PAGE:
Central Bank of Confusion: CBN’s Conflicting Orders On N1000, N500 Notes Cause Maximum Confusion In Nigeria

The Central Bank of Nigeria on Friday threw depositors into confusion as it gave conflicting orders on the deposit of old N1,000 and N500 notes.

The conflicting orders emanated from media reports based on anonymous briefings by senior officials of the bank, a memo that the bank reportedly gave to commercial banks, and an official statement issued by the bank, all within six hours.

The resulting confusion lasted till Friday evening even as depositors thronged and overwhelmed CBN offices across the country trying to deposit N500 and N1,000 notes to no avail.

Early Friday morning, a senior official of the apex bank had given an anonymous briefing to one of Punch’s correspondents that Deposit Money Banks had been directed to receive the old N500 and N1,000 notes from depositors. The Punch later relied on this official’s remarks to publish a story to that effect.

The official had told one of Punch’s correspondents, “Go to your bank but fill the form before you go. Go with the reference code you generate. With your code, banks will collect the old from you. But if the amount is more than N500,000, you will have to go to the CBN and deposit it.”

Earlier, the CBN opened a portal on its website and made it mandatory for those willing to return old notes to fill a form and generate a code.

A few hours after its official spoke to Punch, the CBN issued a statement refuting the official’s remarks, while also seeking to blame the media for the fiasco.

However, the CBN’s rebuttal contradicted the facts on the ground. Besides the irrefutable proof in Punch’s possession that the CBN official spoke to Punch reporter, the apex bank also gave written directives to banks to start receiving the old notes from customers and to open on Saturday and Sunday for that purpose.

The written directives were made available to Punch correspondents by commercial bank officials on Friday.

Subsequently, some banks, including UBA, First Bank, GTB and Ecobank sent emails to their customers to inform them that they would now accept the old N500 and N1,000 notes and that they would open on Saturday and Sunday to receive the deposits.

In a memo to its customers, First Bank wrote, “Dear valued customer, this is to inform you that our branches shall receive old notes up to a maximum of N500,000 after registration on the CBN portal.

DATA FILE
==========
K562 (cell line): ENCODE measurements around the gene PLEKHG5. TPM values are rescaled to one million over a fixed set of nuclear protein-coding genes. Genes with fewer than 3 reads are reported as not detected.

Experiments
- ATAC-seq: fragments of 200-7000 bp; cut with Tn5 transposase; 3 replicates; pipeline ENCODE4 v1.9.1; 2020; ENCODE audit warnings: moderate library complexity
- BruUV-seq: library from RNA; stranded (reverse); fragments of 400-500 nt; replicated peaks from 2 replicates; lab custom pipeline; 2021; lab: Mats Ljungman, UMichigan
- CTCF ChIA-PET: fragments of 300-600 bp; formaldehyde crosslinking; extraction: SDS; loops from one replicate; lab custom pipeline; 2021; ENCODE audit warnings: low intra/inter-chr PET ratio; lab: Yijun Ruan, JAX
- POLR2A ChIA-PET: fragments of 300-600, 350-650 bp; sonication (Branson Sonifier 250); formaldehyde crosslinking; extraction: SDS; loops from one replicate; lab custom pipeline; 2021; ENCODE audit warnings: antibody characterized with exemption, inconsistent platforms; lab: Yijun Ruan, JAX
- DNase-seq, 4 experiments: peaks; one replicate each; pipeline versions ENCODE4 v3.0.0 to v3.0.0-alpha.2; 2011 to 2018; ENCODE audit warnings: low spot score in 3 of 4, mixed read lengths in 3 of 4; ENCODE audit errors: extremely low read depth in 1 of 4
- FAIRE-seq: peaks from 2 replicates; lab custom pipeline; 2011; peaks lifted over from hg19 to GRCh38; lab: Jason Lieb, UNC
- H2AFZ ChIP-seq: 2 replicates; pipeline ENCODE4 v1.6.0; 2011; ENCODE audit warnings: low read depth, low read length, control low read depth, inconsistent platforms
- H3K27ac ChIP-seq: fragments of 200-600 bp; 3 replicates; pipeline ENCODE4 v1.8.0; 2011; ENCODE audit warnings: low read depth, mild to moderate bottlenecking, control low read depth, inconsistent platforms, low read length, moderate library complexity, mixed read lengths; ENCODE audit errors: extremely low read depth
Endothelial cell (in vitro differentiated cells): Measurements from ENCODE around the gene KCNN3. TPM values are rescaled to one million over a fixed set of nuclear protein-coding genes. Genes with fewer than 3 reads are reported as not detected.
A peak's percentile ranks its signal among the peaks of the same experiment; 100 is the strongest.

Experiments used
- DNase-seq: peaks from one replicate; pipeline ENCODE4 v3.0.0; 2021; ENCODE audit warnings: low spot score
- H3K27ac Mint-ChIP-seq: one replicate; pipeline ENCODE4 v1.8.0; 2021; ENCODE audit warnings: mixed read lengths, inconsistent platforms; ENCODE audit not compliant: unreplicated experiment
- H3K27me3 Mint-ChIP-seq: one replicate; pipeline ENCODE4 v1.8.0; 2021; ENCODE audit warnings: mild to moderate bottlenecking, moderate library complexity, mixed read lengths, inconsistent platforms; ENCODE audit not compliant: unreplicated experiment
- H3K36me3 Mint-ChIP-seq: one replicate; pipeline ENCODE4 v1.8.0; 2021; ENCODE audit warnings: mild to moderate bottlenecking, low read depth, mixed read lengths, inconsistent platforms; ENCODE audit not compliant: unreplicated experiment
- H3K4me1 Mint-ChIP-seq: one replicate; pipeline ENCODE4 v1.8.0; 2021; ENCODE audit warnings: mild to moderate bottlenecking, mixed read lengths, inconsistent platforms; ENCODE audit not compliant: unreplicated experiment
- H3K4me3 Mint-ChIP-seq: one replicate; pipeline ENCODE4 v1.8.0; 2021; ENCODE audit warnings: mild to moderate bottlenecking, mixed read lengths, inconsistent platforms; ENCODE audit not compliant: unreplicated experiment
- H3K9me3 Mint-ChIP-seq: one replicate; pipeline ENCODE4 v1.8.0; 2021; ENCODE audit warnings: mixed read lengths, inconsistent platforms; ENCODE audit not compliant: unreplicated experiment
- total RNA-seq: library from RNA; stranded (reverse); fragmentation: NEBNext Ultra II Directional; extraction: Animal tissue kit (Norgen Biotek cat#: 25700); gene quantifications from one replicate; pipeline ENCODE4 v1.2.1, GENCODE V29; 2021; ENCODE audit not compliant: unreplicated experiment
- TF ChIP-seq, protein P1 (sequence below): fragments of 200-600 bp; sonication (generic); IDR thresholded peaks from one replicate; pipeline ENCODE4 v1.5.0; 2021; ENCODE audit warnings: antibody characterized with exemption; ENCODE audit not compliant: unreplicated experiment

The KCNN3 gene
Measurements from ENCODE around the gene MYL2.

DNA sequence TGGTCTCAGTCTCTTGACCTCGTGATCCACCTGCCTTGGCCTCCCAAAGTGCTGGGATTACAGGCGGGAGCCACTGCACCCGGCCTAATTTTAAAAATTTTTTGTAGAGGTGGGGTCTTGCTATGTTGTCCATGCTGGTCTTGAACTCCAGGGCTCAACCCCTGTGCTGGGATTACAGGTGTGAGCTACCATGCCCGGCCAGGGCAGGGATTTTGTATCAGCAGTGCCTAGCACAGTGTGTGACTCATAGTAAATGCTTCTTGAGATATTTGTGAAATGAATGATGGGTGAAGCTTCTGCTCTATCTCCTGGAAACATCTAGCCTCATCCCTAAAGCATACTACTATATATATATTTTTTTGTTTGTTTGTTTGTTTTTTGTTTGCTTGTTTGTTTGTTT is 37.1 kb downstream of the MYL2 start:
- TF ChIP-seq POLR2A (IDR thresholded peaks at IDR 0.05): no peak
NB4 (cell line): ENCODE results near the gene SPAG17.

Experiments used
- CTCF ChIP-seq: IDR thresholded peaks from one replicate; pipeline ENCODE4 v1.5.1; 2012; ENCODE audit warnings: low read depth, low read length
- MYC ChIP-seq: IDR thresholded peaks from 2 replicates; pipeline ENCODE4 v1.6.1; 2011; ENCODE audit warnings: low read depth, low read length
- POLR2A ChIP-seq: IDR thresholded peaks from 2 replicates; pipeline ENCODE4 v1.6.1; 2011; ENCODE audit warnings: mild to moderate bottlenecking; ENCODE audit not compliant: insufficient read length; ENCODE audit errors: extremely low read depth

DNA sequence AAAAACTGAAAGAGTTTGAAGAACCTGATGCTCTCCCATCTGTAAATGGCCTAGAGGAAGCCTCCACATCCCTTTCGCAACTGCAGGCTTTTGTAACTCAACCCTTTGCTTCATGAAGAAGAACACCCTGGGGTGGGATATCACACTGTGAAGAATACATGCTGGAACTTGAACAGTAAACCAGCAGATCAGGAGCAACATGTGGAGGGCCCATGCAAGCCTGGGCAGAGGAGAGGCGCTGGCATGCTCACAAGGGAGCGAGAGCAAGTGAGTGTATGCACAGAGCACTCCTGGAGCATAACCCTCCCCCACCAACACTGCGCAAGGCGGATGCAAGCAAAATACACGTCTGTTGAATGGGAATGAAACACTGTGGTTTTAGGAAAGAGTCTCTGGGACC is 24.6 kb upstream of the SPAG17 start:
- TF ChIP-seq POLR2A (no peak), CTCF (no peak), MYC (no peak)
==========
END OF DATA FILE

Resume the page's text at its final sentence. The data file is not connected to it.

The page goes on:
“Please note that deposits of more than N500,000 should be taken to the nearest CBN location.

“In addition, our branches will be open tomorrow, Saturday 18 February, 2023 to receive old notes. Thank you.”

Ecobank, which also communicated with its customers on Friday afternoon, added that its branches would be open on Saturday and Sunday.

Nevertheless, a statement signed by the apex bank’s Director of Corporate Communications, Osita Nwanisobi, on Friday, denied the directive.

The statement read, “The attention of the Central Bank of Nigeria has been drawn to some fake and unauthorised messages quoting the CBN as having authorised the Deposit Money Banks to collect the old N500 and N1,000 banknotes. For the avoidance of doubt and in line with Mr President’s broadcast of February 16, 2023, the CBN has been directed to only reissue and re-circulate the old N200 banknotes and this is expected to circulate as legal tender for 60 days up to April 10, 2023. Members of the public should therefore disregard any message and/or information not formally released by the Central Bank of Nigeria on this subject.

“Media practitioners are advised to please verify any information from the correct sources before publication.”


About Delia Innoma

Delia Innoma is a prolific writer, promoter, artist manager with full professional proficiency in English, German and Igbo languages. She studied accounting and computer programming at the Institute of Management and Technology Enugu and Germany respectively. Delia is also a devoted mother of two and she founded the Diamond Celebrities Magazine. Her sense of responsibility and commitment to the Christian faith are essential forces driving her daily activities.

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